Nav: Home

Study examines opioid agonist therapy use in Medicare patients

July 20, 2016

Few Medicare enrollees appear to be receiving buprenorphine-naloxone, the only opioid agonist therapy for opioid addiction available through Medicare Part D prescription drug coverage, according to a study published online by JAMA Psychiatry.

Opioid overdose rates reached record highs in 2014. The Medicare population has among the highest and fastest growing prevalence of opioid use disorder, with more than 6 of every 1,000 patients (an estimated 300,000 of 55 million) diagnosed. Opioid agonist therapy (OAT), including buprenorphine-naloxone and methadone, is the most effective drug therapy for opioid addiction. Medicare Part D does not pay for methadone maintenance therapy so buprenorphine-naloxone is the only Medicare covered option for patients addicted to opioids. Part D covers 68 percent of the roughly 55 million people on Medicare.

Anna Lembke, M.D., and Jonathan H. Chen, M.D., Ph.D., of the Stanford University School of Medicine, California, examined 2013 Medicare Part D claims data from individual prescribers.

The authors identified 6,707 prescribers with 486,099 claims for buprenorphine-naloxone, which were written for about 81,000 patients, according to the results.

The data suggests that:
  • For every 40 family practice physicians who prescribed an opioid painkiller, only one family practice physician prescribed buprenorphine-naloxone.

  • Pain physicians averaged a negligible number of buprenorphine-naloxone prescriptions per prescriber (mostly less than five) while averaging thousands of opioid prescriptions.

  • Prescribers with a primary specialty in addiction medicine prescribed the most buprenorphine-naloxone with nearly 99 claims per year per prescriber.

Authors note the data do not necessarily completely reflect clinician practices or patient factors.

"Approximately 81,000 Medicare enrollees are receiving buprenorphine-naloxone therapy (the only OAT available through Medicare part D) despite more than 300,000 Medicare patients estimated to be struggling with an opioid use disorder and 211,200 per year requiring hospitalization for opioid overuse. We believe this reflects a significant treatment gap, although we are limited in providing precise estimates; not all patients with an opioid use disorder warrant OAT but, on the other hand, opioid disorders are systematically underdiagnosed and increasing in prevalence," the study concludes.
-end-
(JAMA Psychiatry. Published online July 20, 2016. doi:10.1001/jamapsychiatry.2016.1390. Available pre-embargo to the media at http://media.jamanetwork.com.)

Editor's Note: The article contains funding/support disclosures. Please see the article for additional information, including other authors, author contributions and affiliations, financial disclosures, funding and support, etc.

Media Advisory: To contact study corresponding author Anna Lembke, M.D., call Tracie White at 650- 723-7628 or email traciew@stanford.edu

The JAMA Network Journals

Related Medicare Articles:

Study: Medicare could overpay medicare advantage plans by $200 billion over ten years
Research conducted at University of California San Diego School of Medicine found that current trends in diagnostic coding for patient risk scores will lead to Medicare overpaying Medicare Advantage (MA) plans substantially through 2026-likely to the tune of hundreds of billions of dollars.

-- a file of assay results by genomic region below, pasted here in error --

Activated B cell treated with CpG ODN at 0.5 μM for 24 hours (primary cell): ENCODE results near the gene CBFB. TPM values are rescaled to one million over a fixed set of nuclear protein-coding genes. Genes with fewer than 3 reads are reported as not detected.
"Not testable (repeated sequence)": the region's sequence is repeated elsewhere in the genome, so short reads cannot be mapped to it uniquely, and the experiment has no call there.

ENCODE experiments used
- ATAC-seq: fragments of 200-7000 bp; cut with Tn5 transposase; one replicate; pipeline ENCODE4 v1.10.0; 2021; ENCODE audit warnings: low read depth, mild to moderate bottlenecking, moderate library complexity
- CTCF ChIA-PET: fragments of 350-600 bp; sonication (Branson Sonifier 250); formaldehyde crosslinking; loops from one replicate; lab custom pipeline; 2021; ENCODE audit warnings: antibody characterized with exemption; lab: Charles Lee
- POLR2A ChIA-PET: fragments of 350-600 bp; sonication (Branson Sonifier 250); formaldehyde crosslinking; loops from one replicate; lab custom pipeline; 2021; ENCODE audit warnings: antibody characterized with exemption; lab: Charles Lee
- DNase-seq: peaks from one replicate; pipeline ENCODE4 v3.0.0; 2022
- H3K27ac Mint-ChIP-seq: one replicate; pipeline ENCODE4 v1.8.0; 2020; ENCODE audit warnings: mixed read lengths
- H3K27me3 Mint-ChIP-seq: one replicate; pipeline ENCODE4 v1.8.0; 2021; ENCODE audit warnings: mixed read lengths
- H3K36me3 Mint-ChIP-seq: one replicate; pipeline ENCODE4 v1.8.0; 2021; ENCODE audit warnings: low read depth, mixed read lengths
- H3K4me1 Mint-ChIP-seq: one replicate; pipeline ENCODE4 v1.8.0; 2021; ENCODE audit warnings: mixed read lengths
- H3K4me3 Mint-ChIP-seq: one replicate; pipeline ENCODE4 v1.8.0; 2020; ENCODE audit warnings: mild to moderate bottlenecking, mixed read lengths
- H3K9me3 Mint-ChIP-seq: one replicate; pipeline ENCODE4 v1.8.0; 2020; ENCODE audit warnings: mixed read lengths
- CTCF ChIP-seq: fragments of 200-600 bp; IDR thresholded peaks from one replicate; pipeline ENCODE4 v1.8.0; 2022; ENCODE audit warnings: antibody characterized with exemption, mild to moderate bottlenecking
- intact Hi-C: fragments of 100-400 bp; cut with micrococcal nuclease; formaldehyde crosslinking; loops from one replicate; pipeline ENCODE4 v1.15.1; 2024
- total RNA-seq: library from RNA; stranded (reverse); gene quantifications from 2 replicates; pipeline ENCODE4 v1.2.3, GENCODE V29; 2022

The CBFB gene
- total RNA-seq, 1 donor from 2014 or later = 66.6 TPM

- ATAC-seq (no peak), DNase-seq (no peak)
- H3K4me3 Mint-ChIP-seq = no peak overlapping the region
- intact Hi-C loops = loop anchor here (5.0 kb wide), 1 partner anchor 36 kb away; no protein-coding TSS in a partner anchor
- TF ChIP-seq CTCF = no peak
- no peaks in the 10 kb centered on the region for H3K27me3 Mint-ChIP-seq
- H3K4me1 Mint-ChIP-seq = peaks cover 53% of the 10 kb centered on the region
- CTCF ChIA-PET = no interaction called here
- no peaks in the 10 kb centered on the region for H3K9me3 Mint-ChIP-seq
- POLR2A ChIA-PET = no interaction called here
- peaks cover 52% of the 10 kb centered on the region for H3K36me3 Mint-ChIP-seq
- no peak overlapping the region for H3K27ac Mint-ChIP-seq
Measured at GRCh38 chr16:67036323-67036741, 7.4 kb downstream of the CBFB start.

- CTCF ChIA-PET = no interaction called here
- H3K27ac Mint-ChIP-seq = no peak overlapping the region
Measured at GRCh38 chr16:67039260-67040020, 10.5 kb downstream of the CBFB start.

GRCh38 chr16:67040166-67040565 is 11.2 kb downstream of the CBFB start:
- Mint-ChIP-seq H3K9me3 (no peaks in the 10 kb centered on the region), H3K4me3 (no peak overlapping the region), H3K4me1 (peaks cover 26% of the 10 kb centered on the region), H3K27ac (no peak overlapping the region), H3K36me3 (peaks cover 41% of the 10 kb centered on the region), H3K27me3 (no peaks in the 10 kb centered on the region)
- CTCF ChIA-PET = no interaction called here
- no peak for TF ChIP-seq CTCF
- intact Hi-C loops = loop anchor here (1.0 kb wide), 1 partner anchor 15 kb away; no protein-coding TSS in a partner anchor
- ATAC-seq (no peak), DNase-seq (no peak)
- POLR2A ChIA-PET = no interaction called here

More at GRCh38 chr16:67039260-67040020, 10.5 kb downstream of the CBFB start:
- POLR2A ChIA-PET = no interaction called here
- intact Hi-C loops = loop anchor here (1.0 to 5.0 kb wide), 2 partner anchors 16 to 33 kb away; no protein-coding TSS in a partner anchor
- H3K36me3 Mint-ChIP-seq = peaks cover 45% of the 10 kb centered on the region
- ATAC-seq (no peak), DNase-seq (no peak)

10,000 Medicare patients die in the seven days after discharge from the ED
Researchers found that, each year, about 10,000 generally healthy patients die in the seven days after discharge from the ED.
Hospitals in Medicare ACOs reduced readmissions faster
The Accountable Care Organization model of paying for health care appears to help reduce hospital readmissions among Medicare patients discharged to skilled nursing facilities, a new study suggests.
Highest out-of-pocket cancer spending for Medicare patients without supplement
Which Medicare beneficiaries shoulder the highest out-of-pocket costs after a cancer diagnosis?
Medicare's new way of paying hospitals could cause a bundle of problems for some
Hospitals that take care of the oldest, sickest and most complicated patients could suffer financially under the Medicare system's new approach to paying for some types of care, a new study finds.
More Medicare News and Medicare Current Events

Best Science Podcasts 2019

We have hand picked the best science podcasts for 2019. Sit back and enjoy new science podcasts updated daily from your favorite science news services and scientists.
Now Playing: TED Radio Hour

Anthropomorphic
Do animals grieve? Do they have language or consciousness? For a long time, scientists resisted the urge to look for human qualities in animals. This hour, TED speakers explore how that is changing. Guests include biological anthropologist Barbara King, dolphin researcher Denise Herzing, primatologist Frans de Waal, and ecologist Carl Safina.
Now Playing: Science for the People

#534 Bacteria are Coming for Your OJ
What makes breakfast, breakfast? Well, according to every movie and TV show we've ever seen, a big glass of orange juice is basically required. But our morning grapefruit might be in danger. Why? Citrus greening, a bacteria carried by a bug, has infected 90% of the citrus groves in Florida. It's coming for your OJ. We'll talk with University of Maryland plant virologist Anne Simon about ways to stop the citrus killer, and with science writer and journalist Maryn McKenna about why throwing antibiotics at the problem is probably not the solution. Related links: A Review of the Citrus Greening...